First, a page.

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Hello everybody,
I just biught a used 2000, Red,5 speed Insight. It is a Honda certified used car with 61,000 miles on it. I only drove it a few times so far. I think that I will really like the little car. But I have a few questions already:
I am not getting gas milage results no where near what I have been reading about on this site. Getting only 49 MPG. The driving so far has been combination 30% city and 70 % hi way. Took 4 small trips so far with a total of only 83 miles. Had AC on,my wife and dog were also with me. Total weight of passangers were at the limit of 400 lbs. My IMA battery indicator was at 1/2 scale when I bought the car. It went to almost dead (2 bars). I took the car for a ride on the inteersatae at 55 mph, windows down, no air. I was able to charge the IMA battery to 80 % after about 30 miles or so. I am assuming that when in a lot of stop and go traffic in cities, the AC drains the IMA battery. Is this normal? Little too hot here in South Carolina lately to drive with no AC running, and with open windows I'm sure it creates wind drag.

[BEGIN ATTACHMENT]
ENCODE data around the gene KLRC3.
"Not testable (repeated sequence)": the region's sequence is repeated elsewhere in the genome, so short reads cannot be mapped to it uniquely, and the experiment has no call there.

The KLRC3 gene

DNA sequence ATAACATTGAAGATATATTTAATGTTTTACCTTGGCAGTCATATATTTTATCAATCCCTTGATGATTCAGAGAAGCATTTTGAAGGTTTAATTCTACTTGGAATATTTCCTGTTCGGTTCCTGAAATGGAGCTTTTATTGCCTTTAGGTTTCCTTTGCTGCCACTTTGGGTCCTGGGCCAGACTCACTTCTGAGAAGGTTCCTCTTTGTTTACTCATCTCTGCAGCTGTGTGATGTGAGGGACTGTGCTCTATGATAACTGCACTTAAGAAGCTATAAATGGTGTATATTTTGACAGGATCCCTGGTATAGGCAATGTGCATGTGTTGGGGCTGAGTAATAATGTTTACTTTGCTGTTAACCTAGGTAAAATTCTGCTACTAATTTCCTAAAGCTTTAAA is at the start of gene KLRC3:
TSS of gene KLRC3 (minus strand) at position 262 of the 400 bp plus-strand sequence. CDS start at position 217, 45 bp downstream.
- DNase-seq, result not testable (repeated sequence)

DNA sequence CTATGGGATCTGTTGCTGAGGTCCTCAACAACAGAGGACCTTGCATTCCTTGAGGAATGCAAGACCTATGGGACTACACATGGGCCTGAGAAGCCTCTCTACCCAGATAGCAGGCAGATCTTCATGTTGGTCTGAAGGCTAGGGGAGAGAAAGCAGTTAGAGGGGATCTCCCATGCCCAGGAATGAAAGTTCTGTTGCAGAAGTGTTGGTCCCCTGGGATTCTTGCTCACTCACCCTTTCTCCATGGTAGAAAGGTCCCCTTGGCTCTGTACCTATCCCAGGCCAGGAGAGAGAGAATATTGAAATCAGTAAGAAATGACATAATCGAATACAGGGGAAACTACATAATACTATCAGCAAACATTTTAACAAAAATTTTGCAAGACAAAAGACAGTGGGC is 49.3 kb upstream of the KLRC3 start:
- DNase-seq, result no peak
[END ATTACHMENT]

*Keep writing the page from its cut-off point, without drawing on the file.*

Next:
Also I would like to know how one can drive the car at lean burn? Is there indications for the lean burn state?If so what does one look for to know that lean burn condition is being had?
How many PSI is used in tires for max mpg? I would sacracfice a soft ride and less road grip for more mpg.
I think once I figure out how to drive the Insight for max mpg, I will do better gas milage.
Thanks for reading my post.